Have you read about the consent decree that the Republicans signed some time back, which prevents them from investigating voter fraud?

    Utterly mindboggling.


  6. buzzsawmonkey
    6 | December 7, 2012 10:17 am

    Iron Fist wrote:

    Boehner has the spine of a jellyfish. It was his stupidity that set up the “Fiscal Cliff” in the first place.

    And at a time when the Democrats were running scared, too—with the Tea Party congressional win on one side and an uncertain election coming up on the other.

    Boehner was at the fulcrum, and he blew it.


  7. eaglesoars
    7 | December 7, 2012 10:20 am

    Iron Fist wrote:

    Boehner has the spine of a jellyfish

    He thinks if he doesn’t get ‘a deal’ they’ll lose the mid-terms. Hence the purge.

    But now it’s civil war.


  8. 8 | December 7, 2012 10:36 am

    @ eaglesoars:

    Boehner doesn’t seem to understand that without the base, they don’;t have a majority. Or he doesn’t care. As I’ve said before, I am convinced that the Republican “leadership” is just as happy to be the minority party. They don’t act like they want to win.


  9. buzzsawmonkey
    9 | December 7, 2012 10:39 am

    Iron Fist wrote:

    As I’ve said before, I am convinced that the Republican “leadership” is just as happy to be the minority party. They don’t act like they want to win.

    Did you see my quote the other day from Orwell’s essay on Kipling, referring to “a permanent and pensioned opposition?”


  10. 10 | December 7, 2012 10:54 am

    @ buzzsawmonkey:

    Yes, I did. I think that sums it up nicely. I think that is exactly what the Republican “leadership” has become. Add into that that they like their tony parties in Georgetown, and if they became an opposition party in truth, the invites to those would dry up. It is more than just money to these people. They are all, Democrat and Republican alike, unimaginably wealthy. It is about status to them.


  11. buzzsawmonkey
    11 | December 7, 2012 11:00 am

    Iron Fist wrote:

    It is about status to them.

    WH Auden had it pegged, long ago. Read the whole thing, but particularly the last 18 lines or so:

    The Managers
    —WH Auden, 1948

    In the bad old days it was not so bad:
    The top of the ladder
    Was an amusing place to sit; success
    Meant quite a lot—leisure
    And huge meals, more palaces filled with more
    Objects, books, girls, horses
    Than one would ever get round to, and to be
    Carried uphill while seeing
    Others walk. To rule was a pleasure when
    One wrote a death-sentence
    On the back fo the Ace of Spades and played on
    With a new deck. Honors
    Are not so physical or jolly now,
    For the species of Powers
    We are used to are not like that. Could one of them
    Be said to resemble
    The Tragic Hero, the Platonic Saint,
    Or would any painter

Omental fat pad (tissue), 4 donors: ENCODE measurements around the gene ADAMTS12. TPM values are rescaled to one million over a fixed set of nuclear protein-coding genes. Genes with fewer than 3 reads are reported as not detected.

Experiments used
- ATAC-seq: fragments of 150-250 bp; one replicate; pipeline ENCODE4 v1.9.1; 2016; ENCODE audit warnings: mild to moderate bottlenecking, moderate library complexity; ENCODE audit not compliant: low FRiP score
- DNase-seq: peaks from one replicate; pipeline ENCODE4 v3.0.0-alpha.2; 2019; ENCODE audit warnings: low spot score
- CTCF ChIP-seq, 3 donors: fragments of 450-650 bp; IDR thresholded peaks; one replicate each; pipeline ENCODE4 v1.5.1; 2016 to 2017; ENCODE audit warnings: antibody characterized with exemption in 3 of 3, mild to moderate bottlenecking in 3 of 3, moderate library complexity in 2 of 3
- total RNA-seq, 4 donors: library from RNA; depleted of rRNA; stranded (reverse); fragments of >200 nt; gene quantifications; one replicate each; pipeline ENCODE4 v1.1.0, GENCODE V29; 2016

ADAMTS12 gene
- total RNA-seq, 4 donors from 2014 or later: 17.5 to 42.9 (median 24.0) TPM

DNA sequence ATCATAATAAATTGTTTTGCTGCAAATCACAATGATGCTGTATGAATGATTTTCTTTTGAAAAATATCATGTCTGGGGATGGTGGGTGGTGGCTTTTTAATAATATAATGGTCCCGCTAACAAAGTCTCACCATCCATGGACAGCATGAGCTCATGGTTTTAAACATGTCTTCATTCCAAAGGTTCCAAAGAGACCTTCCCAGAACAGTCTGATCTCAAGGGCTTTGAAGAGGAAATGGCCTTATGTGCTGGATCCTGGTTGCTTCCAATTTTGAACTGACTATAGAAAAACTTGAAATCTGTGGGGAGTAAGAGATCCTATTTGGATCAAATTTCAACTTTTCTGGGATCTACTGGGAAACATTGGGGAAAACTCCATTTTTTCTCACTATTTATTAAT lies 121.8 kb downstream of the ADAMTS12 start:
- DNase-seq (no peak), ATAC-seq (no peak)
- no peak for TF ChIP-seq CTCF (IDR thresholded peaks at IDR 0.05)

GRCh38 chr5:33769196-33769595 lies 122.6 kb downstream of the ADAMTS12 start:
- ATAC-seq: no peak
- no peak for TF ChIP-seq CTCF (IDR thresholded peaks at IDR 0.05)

Portray one arising triumphant from a lake
    On a dolphin, naked,
    Protected by an umbrella of cherubs? Can
    They so much as manage
    To behave like genuine Caesars when alone
    Or drinking with cronies,
    To let their hair down and be frank about
    The world? It is doubtful.
    The last word on how we may live or die
    Rests today with such quiet
    Men, working too hard in rooms that are too big,
    Reducing to figures
    What is the matter, what is to be done.
    A neat little luncheon
    Of sandwiches is brought to each on a tray,
    Nourishment they are able
    To take with one hand without looking up
    From papers a couple
    Of secretaries are needed to file,
    From problems no smiling
    Can dismiss. The typewriters never stop
    But whirr like grasshoppers
    In the silent siesta heat as, frivolous
    Across their discussions,
    From woods unaltered by our wars and our vows
    There drift the scents of flowers
    And the songs of birds who will never vote
    Or bother to notice
    Those distinguishing marks a lover sees
    By instinct and policemen
    Can be trained to observe. Far into the night
    Their windows burn brightly
    And, behind their backs bent over some report,
    On every quarter,
    For ever like a god or a disease
    There on earth the reason
    In all its aspects why they are tired, the weak,
    The inattentive, seeking
    Someone to blame. If, to recuperate
    They go a-playing, their greatness
    Encounters the bow of the chef or the glance
    Of the ballet-dancer
    Who cannot be ruined by any master’s fall.
    To rule must be a calling,
    It seems, like surgery or sculpture; the fun
    Neither love nor money
    But taking necessary risks, the test
    Of one’s own skill, the question,
    If difficult, their own reward. But then
    Perhaps one should mention
    Also what must be a comfort as they guess
    In times like the present
    When guesses can prove so fatally wrong,
    The fact of belonging
    To the very select indeed, to those
    For whom, just supposing
    They do, there will be places on the last
    Plane out of disaster.
    No; no one is really sorry for their
    Heavy gait and careworn
    Look, nor would they thank you if you said you were.


  12. texasam7
    12 | December 7, 2012 11:01 am

    @ buzzsawmonkey:
    He’s well named.


  13. 13 | December 7, 2012 7:52 pm

    buzzsawmonkey wrote:

    Iron Fist wrote:
    Like I’ve said before, I don’t think the Republican “leasdership” is actually trying to win.
    Have you read about the consent decree that the Republicans signed some time back, which prevents them from investigating voter fraud?
    Utterly mindboggling.

    That’s why I strongly recommend disbanding the RNC and starting all over again -- WITH DIFFERENT PERSONNEL!